Mamusia cooked a special treat of chicken soup on her primus gas ring that night. The gas rings were forbidden, as families were supposed to eat in the dining hall. But all the mothers had one hidden away. They would bring them out when the kitchen stodge got too much for their families or there was a special occasion that needed special food. Mama carefully served her special chicken soup to her family. She knew it would help her husband and eldest daughter through the tragic work they were doing. It would be many months before the family could afford a new school case.

Jozefa easily became Wojtek’s apprentice. It was the only easy part of their relationship. As Jozefa grew she became a child of the new world, an Australian. Like many children of Polish immigrants she called Poland ‘home’, and thought of it as such until she visited Poland as an adult. She also became educated and regularly tipped into passionate arguments with her father about things he would never change his mind about or never cared to understand. They shouted at each other about the war in Vietnam, women’s liberation, the Labor Party, communism and capitalism. Their raised voices pitched louder to cross the widening chasm between them, until in the end their words were lost to each other in the void.

All the time however, through all these growing and shouting years, through the years of building his family a brick veneer home and the birth of a third daughter, Wojtek carefully nurtured his apprentice. By the time Jozefa was a teenager she knew the names, in English and in Polish, of every tool Wojtek owned. He had many tools by then, housed in a special tool shed he had built in the back yard. Jozefa knew how to use every one of Wojtek’s tools and most importantly she knew, as her mother had always known, her father, now called Bert by his Australian friends, could fix or build anything in the world. Wojtek used his cleverness that way.

One day when Jozefa was folding up the night-n-day bed in the family living room, where she slept every night, Wojtek came to his apprentice with an idea. He had watched the bookcase he had carefully crafted for her, which she had helped him build, fill and spill its books onto the living room floor, just as he had watched her mind overflow with words and ideas from an education he could only wonder at. It was clear his apprentice would be studying well into her early adulthood.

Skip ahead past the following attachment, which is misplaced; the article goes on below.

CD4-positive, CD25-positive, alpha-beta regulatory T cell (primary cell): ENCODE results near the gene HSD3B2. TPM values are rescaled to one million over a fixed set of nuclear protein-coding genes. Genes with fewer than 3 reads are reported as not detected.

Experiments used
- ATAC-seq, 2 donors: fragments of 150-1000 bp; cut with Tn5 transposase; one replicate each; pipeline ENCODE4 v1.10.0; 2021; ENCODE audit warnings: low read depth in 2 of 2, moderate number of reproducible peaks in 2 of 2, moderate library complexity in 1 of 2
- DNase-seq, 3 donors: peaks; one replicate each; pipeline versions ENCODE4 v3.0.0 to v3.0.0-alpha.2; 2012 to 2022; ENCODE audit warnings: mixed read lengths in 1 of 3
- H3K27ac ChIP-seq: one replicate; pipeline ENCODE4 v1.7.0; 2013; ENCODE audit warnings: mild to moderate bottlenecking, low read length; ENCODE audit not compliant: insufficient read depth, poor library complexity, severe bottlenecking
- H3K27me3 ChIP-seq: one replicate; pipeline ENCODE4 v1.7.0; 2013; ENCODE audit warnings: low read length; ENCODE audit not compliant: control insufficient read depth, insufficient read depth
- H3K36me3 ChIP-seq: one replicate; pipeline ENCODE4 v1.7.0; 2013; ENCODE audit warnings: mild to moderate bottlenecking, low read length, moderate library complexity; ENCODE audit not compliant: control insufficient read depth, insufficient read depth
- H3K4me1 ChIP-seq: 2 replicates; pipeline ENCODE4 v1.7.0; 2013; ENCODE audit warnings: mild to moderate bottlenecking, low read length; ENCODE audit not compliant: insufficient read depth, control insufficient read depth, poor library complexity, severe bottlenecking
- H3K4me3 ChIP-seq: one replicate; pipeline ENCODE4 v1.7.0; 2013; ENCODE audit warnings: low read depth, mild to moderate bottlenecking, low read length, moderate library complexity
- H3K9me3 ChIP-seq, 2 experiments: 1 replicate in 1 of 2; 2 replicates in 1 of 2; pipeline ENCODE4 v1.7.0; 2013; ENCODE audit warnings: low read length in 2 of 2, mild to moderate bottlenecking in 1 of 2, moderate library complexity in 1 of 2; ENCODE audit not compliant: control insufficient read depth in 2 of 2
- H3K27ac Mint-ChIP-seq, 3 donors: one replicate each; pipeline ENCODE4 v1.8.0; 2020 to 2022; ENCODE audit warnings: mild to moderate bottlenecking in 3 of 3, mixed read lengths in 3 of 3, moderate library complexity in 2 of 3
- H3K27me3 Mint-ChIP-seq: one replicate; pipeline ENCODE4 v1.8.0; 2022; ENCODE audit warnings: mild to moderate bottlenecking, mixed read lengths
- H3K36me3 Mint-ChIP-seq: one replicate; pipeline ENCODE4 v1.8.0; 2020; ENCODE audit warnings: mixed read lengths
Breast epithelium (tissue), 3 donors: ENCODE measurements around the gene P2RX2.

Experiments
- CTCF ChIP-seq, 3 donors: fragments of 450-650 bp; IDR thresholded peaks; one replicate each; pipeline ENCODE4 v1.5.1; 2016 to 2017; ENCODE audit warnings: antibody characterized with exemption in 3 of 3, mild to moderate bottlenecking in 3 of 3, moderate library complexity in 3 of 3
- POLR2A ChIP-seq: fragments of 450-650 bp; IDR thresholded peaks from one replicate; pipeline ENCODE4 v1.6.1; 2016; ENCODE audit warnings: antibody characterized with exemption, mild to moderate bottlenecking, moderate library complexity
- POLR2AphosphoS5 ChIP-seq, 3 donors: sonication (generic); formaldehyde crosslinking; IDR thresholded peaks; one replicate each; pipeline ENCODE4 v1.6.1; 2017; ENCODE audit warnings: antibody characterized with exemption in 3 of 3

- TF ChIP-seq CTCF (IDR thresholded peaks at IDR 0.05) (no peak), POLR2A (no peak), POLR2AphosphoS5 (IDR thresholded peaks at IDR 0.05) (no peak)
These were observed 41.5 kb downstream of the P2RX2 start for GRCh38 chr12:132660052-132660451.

This was his idea. It overflowed from him in the same way Jozefa’s books and ideas overflowed. It was the right idea, he knew. He would build his eldest daughter a room of her own.

The family had no money to add a third bedroom onto their modest two-bedroom house in Villawood. Jozefa’s two younger sisters slept in the second bedroom. There was only one room that could be made into Jozefa’s own room; it was Wojtek’s tool shed in the backyard. It had been built on a small concrete slab and electricity was connected. There was no running water connected to the meticulously organized tool shed but the main house with its kitchen, bathroom and toilet was only a few yards away, not thirty yards away as the ablution block had been during their years in the Villawood Migrant Hostel. The tools could move to the back of the garage at the side of the house.

When Wojtek gave his idea to his apprentice, she took it eagerly and made it into their great project. The shed would not just be lined; it would be lined with wonderful wood paneling on the walls and the ceiling. Jozefa had seen such paneling in a rich mountain house she had visited and now, if she were to have her own room, this is what she wanted.

Wojtek bought some beautiful cedar panels and he and his apprentice worked many hours sanding and oiling the wood, carefully fitting it together and then nailing it to the framing on the walls and ceiling of the shed. They talked about tools and measurements, oils, grades of sandpaper and types of putty. They filled hundreds of tiny nail head holes with putty and then stained the putty to match the wood.

It wasn’t just a room, a beloved toolshed converted, a gift; it was a graduation masterpiece.

Jozefa painted a huge female symbol on the outside of the door to her room and pinned a print of Picasso’s Les Demoiselles d’Avignon on the back of it.

It was her perfect room. She could lie in bed and look up at the wonderfully warm wood of the ceiling or sit at her desk under her one window and see the family vegetable garden, neat and aromatic, filling the back yard.

On the second night she slept in her room Wojtek stood on the back step of the house and watched her walk down the pathway towards it.

The moon was bright and new. Pink and red stripes on Jozefa’s flannelette pajamas shone into purple and lilac beams dancing together as she walked away. The light came on in her room and her door closed.

Wojtek stood there for a while. Then he sighed long and low, and went back inside.

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2 thoughts on “Wojtek’s Apprentice

  1. I have fond memories of good old Nissan Huts, Maralyn. I think you captured the feel of the migrant hostels SO well. Loved the characters and all the little historical details, too 🙂

    1. Glad you liked it Irene. Thank you. (I was fascinated by the detail.) Jozefa is a real person. She is a very impressive woman with many stories. I particularly wanted to show her as a child.